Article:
On the 5th June 2019 we published THIS POSTING reporting on the hearing of the Independent Jersey Care Inquiry Panel (IJCI). It was a hearing of Old and New Media discussing a number of subjects (contained in above link). Regular readers will be aware that we were led to believe by the IJCI that we would be permitted to film the Hearing. It went back on its word and prohibited filming of the "public" event.
All Island Old Media, alongside New Media, RICO SORDA, TOM GRUCHY, and VFC were invited. Only the JEP and the BAILIWICK EXPRESS had the courage to turn up and defend its reporting (or not) during the Operation Rectangle era and subsequently. The BBC and ITV/CTV lacked that courage and didn't turn up (as explained HERE)
As reported previously by VFC the hearing/meeting was, on the whole, amicable. Of course we (Old Media/New Media) did not agree on everything but if nothing else the IJCI managed to get (some of) us around the table and iron out some of our differences and hopefully help us all to understand each others perspectives a little better.
In our POSTING of the 5th June 2019 we wrote: "We will look to publish the transcript of the Hearing as soon as it becomes available."
We can now exclusively report that the transcripts of that hearing have now been published and can be viewed HERE. Indeed ALL transcripts of the IJCI'S Public Discussions between the 21st - 24th May 2019 can be viewed from HERE.
Due to the distrust of Jersey authorities, in that they might take the transcripts off-line, (again) we have decided to publish them (the Media Hearing) in full so they will remain accessible until the so-called corrupt Attorney General's Office gets this Blog closed down.
Now we have identified topics for discussion in this meeting today. I am just in a moment going to go round and ask everybody to identify themselves. I am sure most people know, but again that is for the record please, and then we will address those questions, because what we seek is a constructive submission approach from the press that will help everyone in Jersey. There are positives. There are still concerns that we have been hearing. We have met with over 160 people last week. There is still work to be done but there is a lot of work that has been done. So it is a balance, a constructive balance that we are looking for.
So have said that, the only other issue that I would say is a matter of housekeeping. If the fire alarm goes, only exit through that door, down the stairs, out the main door and gather in the car park. Please turn off your mobile phones. Please respect our request for no recording or recording devices. Please turn off ... and I see everybody nodding. So with that, can I turn then to ask you, perhaps starting to my left?
JF: Sure, so my name if James Filleul. I am the owner and editor of Bailiwick Publishing which includes Bailiwick Express.
FO: Thank you, James.
JF: Yeah, I mean in terms of the actual services I am not qualified to comment on that. I do not have any personal experience of the services myself. In terms of the media, then obviously there was a lot of reporting around the publication of your report a few years back, which was thorough and comprehensive, both across the traditional media, social media blogs, everything. You know there was a lot gone into, and that has continued in part over the last two years, although I think probably in the last ... as time has gone on that has probably dissipated and then it has needed specific instance or examples to kind of generate it again. So I think from a media point of view the interest is still there. The concern is still there. It is just whether or not it is front of mind, kind of top of the agenda. So I think from a media point of view it has been a story which has been covered exceptionally comprehensively and will continue to be so. But I think that is all I would like to say in terms of an opening comment. FO: All right, thank you. Andy?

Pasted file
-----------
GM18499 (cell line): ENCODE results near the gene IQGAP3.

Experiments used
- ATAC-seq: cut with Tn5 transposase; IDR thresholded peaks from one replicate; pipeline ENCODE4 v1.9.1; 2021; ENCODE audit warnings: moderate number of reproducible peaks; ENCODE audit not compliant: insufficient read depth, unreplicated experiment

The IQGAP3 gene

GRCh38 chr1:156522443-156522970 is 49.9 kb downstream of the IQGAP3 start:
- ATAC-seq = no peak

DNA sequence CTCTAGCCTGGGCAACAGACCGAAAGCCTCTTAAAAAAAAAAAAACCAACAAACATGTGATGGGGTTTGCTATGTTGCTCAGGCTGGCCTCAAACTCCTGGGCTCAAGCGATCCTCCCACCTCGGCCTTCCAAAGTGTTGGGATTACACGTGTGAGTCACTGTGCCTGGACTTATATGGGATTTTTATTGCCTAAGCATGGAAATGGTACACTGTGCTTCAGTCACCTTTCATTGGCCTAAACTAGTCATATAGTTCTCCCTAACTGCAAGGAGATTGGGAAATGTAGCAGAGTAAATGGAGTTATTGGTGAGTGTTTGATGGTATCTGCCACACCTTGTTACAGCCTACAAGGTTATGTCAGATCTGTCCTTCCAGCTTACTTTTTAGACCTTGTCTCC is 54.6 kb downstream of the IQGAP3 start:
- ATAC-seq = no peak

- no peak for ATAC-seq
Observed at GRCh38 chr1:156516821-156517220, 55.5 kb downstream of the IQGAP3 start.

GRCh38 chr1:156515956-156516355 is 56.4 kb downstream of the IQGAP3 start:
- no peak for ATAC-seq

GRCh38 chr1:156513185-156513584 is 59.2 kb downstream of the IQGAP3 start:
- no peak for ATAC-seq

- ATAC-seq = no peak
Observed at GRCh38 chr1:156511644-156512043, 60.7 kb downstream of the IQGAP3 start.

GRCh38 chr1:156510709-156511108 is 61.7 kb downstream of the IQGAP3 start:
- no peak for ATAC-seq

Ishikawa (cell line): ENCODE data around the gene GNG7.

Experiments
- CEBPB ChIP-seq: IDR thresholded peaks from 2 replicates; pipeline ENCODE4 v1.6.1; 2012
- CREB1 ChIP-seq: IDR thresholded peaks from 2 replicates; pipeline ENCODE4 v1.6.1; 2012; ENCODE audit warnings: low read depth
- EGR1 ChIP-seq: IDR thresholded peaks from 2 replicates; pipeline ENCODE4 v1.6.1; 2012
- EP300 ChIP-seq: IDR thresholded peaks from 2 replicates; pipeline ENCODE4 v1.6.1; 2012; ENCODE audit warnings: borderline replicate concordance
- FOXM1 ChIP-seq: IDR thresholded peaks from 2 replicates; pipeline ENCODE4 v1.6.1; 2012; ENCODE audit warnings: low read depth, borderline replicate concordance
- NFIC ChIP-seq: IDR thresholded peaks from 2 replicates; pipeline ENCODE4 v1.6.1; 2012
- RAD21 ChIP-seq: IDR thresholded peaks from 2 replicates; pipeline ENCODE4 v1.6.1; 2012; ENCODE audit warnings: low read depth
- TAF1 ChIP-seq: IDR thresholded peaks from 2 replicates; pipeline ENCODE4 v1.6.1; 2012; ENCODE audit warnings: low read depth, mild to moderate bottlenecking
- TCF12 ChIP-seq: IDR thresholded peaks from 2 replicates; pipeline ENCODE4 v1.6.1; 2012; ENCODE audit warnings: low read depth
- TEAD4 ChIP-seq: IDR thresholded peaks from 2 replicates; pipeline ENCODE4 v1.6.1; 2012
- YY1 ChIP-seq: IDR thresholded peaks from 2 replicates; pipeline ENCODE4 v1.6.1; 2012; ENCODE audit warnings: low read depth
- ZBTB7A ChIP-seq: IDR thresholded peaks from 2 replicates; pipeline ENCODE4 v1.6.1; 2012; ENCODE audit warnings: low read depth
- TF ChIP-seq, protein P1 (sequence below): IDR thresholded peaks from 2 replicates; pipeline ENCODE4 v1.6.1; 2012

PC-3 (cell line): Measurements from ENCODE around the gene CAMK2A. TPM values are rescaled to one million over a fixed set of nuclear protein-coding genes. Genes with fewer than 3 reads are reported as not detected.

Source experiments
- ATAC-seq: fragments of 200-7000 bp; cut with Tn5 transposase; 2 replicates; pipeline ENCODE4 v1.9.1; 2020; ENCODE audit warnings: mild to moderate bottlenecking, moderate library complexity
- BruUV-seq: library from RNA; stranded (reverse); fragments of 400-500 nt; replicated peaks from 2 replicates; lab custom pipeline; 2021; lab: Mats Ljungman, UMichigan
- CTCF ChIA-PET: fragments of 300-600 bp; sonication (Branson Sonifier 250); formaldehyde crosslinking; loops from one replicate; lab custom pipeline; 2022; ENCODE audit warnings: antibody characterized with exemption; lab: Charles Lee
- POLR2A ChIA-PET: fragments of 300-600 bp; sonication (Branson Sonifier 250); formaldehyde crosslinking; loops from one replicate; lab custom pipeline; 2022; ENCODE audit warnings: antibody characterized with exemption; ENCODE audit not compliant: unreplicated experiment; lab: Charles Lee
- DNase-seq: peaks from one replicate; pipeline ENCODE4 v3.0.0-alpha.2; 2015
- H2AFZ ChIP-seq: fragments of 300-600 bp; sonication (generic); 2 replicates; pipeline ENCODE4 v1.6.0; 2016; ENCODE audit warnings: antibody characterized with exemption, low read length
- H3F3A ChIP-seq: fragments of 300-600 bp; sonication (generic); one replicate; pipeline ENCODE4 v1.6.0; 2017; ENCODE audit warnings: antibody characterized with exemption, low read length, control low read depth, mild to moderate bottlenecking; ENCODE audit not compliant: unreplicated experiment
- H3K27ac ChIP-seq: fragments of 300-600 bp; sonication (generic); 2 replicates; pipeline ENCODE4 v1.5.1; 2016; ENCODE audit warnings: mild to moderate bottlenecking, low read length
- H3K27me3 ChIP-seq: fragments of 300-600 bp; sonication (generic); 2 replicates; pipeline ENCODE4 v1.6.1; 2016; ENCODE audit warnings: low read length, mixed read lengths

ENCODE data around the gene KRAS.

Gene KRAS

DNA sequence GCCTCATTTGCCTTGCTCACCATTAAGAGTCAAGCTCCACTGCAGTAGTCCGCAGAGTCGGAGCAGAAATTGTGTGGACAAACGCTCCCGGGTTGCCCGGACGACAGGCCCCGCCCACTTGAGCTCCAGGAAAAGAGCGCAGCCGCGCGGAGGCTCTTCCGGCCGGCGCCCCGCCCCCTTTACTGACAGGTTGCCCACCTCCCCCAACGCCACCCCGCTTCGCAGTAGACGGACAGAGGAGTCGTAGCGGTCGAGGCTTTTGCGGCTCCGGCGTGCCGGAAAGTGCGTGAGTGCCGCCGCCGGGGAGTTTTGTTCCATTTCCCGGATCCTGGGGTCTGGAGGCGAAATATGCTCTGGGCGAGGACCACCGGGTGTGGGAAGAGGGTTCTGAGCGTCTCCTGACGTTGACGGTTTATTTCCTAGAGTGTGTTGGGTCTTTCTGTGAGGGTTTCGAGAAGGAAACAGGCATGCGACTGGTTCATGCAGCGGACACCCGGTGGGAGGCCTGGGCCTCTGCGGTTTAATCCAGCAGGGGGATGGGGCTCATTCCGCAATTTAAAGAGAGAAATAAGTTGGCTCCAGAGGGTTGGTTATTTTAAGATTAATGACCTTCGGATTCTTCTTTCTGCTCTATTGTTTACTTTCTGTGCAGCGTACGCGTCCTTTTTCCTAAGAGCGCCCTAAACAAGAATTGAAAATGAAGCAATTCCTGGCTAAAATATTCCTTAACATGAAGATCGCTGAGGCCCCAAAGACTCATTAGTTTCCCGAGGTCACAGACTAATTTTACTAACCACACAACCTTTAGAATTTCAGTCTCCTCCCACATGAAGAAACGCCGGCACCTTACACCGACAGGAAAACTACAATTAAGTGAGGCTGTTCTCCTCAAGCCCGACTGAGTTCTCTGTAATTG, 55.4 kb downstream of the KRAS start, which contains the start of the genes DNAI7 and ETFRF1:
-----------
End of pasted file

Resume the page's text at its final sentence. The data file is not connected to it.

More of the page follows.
AS: I would echo James' opening remarks. I do not feel particularly well placed to comment on the way services have or have not improved, although we reported on the reports that they have not. What I would say is the narrative has changed tack or the control of the narrative has changed tack in a sense that there has been acknowledgement in a way that marks a contrast to previously of failings. I see that as part of a broader tapestry of government seeking to perhaps exploit mistakes in the past in order to push through reforms as they are now across the public sector. So it remains to me seen whether that expression of what has happened before translates into positive action, and I think the jury is out on that. So we have had lots of statements of ... FO: So are you saying a new work in progress?
RS: First of all I think it is shame that this is not being filmed today because I think the media should be open to filming, and I think we should have been asked if we minded. I certainly would not have and I think it would have been great for transparency. Also the media plays a very important role in the question you have just asked. Do they report it? Can they go in depth on it? I do not know how you can move forward to 2017 without addressing the past. The past of the media from 2008 onwards has not been addressed. It was not addressed in the Care Inquiry.
FO: Rico, I am going to stop you there.
RS: That is right but it has to be addressed.
FO: Our purpose here today, our remit is to review what has happened since 2017.
RS: I understand that.
FO: That is why we are here. So please let us focus on ...
FO: ... and how those concerns might be addressed and how the media, not just Jersey, but the world might assist in that task. So please let us concentrate on the reason for this meeting today.